ODNR Director James Zehringer attributes ODNR’s dredging success to the dedicated staff and the strategic use of available resources, which serves to improve boater access and water quality.
“ODNR remains committed to improving access to Ohio’s lakes and understands the vital role healthy waters play in all of Ohio’s communities,” Zehringer said. “Our comprehensive approach to dredging utilizes personnel and equipment in a manner that helps create safer waterways for boaters while working to provide cleaner lakes for Ohioans.”
In 2016, ODNR and private groups worked together to excavate and remove sediment from navigable waterways, including Buckeye Lake, Grand Lake St. Marys and Indian Lake. This practice increases navigability and water quality by removing phosphorus-rich sediment and increasing water depth. ODNR dredges removed enough material from Ohio’s lakes this year to fill 67,431 dump trucks, and if those dump trucks were lined up bumper to bumper, they would stretch 319 miles.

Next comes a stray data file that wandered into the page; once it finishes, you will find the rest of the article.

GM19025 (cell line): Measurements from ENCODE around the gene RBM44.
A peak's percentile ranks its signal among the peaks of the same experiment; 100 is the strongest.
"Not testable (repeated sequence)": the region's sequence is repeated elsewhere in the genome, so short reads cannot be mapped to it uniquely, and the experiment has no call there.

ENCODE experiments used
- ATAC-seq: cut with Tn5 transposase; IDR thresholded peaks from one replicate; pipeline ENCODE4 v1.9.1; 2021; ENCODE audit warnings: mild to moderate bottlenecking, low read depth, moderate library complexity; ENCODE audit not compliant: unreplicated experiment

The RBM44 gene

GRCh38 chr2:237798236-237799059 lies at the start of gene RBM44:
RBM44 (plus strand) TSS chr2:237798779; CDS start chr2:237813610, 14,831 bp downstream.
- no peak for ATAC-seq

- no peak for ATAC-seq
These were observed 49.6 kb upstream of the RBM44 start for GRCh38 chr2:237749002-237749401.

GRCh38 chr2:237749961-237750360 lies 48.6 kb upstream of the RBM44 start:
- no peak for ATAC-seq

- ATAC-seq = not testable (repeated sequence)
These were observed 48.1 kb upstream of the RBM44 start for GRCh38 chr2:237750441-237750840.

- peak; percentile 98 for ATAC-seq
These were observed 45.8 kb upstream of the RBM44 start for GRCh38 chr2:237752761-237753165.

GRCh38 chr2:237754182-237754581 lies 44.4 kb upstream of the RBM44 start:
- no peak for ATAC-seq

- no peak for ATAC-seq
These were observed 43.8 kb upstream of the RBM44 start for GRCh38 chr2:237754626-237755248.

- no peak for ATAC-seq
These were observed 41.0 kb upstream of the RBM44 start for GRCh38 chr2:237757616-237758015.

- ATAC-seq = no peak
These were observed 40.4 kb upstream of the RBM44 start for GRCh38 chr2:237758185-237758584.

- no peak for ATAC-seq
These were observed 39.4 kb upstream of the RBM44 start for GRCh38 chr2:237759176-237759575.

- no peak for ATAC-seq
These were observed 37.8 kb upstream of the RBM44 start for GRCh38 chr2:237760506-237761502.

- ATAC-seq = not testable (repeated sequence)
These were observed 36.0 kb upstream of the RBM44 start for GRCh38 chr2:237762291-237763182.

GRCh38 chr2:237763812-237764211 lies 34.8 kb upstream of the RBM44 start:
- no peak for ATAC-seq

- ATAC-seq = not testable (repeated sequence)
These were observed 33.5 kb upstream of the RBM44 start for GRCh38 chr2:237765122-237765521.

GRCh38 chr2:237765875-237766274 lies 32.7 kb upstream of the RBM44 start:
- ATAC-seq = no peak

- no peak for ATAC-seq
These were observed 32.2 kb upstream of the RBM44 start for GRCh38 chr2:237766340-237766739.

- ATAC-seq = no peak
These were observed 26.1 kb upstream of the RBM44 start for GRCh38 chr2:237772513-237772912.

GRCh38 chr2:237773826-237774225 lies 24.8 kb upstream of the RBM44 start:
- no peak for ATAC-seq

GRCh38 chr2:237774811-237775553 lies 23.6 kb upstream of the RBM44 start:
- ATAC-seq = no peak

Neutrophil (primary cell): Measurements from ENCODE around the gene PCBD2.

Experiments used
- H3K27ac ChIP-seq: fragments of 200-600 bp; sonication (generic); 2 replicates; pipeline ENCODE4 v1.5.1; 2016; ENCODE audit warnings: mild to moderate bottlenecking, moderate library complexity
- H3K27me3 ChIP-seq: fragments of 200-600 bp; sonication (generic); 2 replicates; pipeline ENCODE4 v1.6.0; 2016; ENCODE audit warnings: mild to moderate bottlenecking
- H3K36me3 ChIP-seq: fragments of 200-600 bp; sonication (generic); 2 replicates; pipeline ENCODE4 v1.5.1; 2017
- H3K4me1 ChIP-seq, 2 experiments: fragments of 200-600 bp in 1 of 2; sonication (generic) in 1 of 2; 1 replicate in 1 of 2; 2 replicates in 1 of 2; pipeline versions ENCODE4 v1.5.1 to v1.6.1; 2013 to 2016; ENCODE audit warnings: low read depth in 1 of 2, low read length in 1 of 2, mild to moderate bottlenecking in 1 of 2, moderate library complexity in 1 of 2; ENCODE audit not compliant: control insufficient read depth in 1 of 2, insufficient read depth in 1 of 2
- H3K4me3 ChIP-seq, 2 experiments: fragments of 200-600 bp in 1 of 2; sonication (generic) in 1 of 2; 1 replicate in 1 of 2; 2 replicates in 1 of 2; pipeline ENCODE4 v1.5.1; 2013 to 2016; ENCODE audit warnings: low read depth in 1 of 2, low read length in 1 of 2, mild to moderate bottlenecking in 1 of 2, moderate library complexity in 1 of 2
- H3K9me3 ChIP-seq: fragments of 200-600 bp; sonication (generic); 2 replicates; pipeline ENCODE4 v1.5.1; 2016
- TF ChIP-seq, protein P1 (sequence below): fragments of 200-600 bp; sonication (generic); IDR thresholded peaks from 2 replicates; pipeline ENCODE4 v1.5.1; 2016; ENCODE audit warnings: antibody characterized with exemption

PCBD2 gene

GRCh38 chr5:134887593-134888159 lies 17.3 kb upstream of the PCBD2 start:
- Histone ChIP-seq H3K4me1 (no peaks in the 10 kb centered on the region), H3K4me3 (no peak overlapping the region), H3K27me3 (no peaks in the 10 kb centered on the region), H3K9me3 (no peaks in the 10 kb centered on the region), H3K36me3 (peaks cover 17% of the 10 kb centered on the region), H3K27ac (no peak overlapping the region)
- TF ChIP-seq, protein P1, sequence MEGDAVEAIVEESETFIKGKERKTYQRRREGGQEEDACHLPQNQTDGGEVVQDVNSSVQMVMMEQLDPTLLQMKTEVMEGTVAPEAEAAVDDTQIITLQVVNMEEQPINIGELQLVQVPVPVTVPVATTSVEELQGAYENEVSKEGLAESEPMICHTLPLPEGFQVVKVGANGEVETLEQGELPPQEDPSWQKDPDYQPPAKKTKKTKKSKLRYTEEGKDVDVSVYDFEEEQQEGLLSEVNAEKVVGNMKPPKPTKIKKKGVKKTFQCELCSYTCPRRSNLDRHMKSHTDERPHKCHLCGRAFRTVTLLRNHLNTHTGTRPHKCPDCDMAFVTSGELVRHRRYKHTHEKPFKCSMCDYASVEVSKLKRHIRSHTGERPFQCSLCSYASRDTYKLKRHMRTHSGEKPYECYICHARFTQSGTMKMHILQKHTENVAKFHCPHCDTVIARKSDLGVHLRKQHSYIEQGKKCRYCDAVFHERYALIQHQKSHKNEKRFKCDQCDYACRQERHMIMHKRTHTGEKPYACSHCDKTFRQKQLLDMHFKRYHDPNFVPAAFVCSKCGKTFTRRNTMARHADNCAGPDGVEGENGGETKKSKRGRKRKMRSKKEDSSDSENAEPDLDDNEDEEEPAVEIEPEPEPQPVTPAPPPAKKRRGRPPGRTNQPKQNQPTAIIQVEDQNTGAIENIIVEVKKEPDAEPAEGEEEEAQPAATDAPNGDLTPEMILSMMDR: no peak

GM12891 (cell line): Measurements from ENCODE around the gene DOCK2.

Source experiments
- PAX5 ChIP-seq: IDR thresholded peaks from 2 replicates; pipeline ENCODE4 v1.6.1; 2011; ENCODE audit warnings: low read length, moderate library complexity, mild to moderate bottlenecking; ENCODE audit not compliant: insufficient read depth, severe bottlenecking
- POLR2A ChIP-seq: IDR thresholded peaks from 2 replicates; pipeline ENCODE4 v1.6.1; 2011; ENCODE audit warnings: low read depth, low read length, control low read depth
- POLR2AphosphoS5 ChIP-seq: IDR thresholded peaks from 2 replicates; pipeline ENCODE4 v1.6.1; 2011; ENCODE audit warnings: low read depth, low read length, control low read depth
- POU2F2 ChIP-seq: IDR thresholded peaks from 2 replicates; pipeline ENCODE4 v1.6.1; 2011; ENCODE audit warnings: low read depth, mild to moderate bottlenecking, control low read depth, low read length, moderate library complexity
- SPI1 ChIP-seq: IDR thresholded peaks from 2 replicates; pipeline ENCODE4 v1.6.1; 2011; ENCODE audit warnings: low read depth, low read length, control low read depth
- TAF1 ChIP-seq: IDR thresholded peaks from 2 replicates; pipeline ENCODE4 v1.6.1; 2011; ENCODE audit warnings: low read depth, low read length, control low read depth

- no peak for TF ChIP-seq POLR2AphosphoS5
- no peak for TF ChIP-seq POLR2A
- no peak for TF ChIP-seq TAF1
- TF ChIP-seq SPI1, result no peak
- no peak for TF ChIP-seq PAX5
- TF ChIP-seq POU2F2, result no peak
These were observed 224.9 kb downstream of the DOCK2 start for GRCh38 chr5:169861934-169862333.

Buckeye Lake had a record year of dredging with 293,228 cubic yards being removed, which beat the 2015 record of 139,000 cubic yards. Grand Lake St. Marys also experienced a record-breaking year for removing dredge material by taking out 405,523 cubic yards of sediment, exceeding the 2015 record of 364,590 cubic yards.
Indian Lake removed 100,054 cubic yards of dredge material, also beating the 2015 record of 90,405 cubic yards. The area will likely see another increase next year, as Indian Lake will add another dredge during the 2017 season.
Other dredging sites included East Harbor, Findley, Lake Loramie and Rocky Fork state parks. The next dredging season will begin in April 2017. ODNR remains committed to ensuring the safety of boaters and improving the health of the state’s waterways.